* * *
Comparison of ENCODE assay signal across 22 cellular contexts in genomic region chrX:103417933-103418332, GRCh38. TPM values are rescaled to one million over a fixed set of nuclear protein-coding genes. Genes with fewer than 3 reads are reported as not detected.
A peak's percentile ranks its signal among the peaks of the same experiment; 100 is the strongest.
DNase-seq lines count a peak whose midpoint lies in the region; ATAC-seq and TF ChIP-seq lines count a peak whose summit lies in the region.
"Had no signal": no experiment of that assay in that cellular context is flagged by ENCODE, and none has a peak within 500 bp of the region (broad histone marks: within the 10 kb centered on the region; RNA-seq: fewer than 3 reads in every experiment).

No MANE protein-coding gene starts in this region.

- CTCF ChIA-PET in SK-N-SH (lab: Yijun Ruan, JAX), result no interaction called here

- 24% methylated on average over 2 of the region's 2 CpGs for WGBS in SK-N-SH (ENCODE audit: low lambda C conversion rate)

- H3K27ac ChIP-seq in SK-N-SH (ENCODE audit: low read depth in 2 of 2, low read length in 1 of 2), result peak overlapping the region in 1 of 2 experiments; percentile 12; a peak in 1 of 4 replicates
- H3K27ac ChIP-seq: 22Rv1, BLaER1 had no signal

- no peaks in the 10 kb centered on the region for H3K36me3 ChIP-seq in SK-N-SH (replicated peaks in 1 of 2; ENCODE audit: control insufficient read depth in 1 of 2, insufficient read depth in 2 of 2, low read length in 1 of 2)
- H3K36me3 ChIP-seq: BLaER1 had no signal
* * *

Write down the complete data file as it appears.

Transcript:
Comparison of ENCODE assay signal across 22 cellular contexts in genomic region chrX:103417933-103418332, GRCh38. TPM values are rescaled to one million over a fixed set of nuclear protein-coding genes. Genes with fewer than 3 reads are reported as not detected.
A peak's percentile ranks its signal among the peaks of the same experiment; 100 is the strongest.
DNase-seq lines count a peak whose midpoint lies in the region; ATAC-seq and TF ChIP-seq lines count a peak whose summit lies in the region.
"Had no signal": no experiment of that assay in that cellular context is flagged by ENCODE, and none has a peak within 500 bp of the region (broad histone marks: within the 10 kb centered on the region; RNA-seq: fewer than 3 reads in every experiment).

No MANE protein-coding gene starts in this region.

- CTCF ChIA-PET in SK-N-SH (lab: Yijun Ruan, JAX), result no interaction called here

- 24% methylated on average over 2 of the region's 2 CpGs for WGBS in SK-N-SH (ENCODE audit: low lambda C conversion rate)

- H3K27ac ChIP-seq in SK-N-SH (ENCODE audit: low read depth in 2 of 2, low read length in 1 of 2), result peak overlapping the region in 1 of 2 experiments; percentile 12; a peak in 1 of 4 replicates
- H3K27ac ChIP-seq: 22Rv1, BLaER1 had no signal

- no peaks in the 10 kb centered on the region for H3K36me3 ChIP-seq in SK-N-SH (replicated peaks in 1 of 2; ENCODE audit: control insufficient read depth in 1 of 2, insufficient read depth in 2 of 2, low read length in 1 of 2)
- H3K36me3 ChIP-seq: BLaER1 had no signal